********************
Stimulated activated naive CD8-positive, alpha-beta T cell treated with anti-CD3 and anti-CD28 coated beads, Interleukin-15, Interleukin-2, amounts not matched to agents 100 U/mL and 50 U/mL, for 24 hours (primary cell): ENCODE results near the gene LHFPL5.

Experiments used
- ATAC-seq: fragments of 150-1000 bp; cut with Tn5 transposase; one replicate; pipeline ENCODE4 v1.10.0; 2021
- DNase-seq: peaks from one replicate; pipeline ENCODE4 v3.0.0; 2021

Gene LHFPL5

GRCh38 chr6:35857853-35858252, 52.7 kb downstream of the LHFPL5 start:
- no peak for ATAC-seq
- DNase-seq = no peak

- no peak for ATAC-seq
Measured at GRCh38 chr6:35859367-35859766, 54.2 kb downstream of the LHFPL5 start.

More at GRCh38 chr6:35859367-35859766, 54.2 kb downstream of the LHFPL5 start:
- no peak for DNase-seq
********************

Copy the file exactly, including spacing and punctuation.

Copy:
Stimulated activated naive CD8-positive, alpha-beta T cell treated with anti-CD3 and anti-CD28 coated beads, Interleukin-15, Interleukin-2, amounts not matched to agents 100 U/mL and 50 U/mL, for 24 hours (primary cell): ENCODE results near the gene LHFPL5.

Experiments used
- ATAC-seq: fragments of 150-1000 bp; cut with Tn5 transposase; one replicate; pipeline ENCODE4 v1.10.0; 2021
- DNase-seq: peaks from one replicate; pipeline ENCODE4 v3.0.0; 2021

Gene LHFPL5

GRCh38 chr6:35857853-35858252, 52.7 kb downstream of the LHFPL5 start:
- no peak for ATAC-seq
- DNase-seq = no peak

- no peak for ATAC-seq
Measured at GRCh38 chr6:35859367-35859766, 54.2 kb downstream of the LHFPL5 start.

More at GRCh38 chr6:35859367-35859766, 54.2 kb downstream of the LHFPL5 start:
- no peak for DNase-seq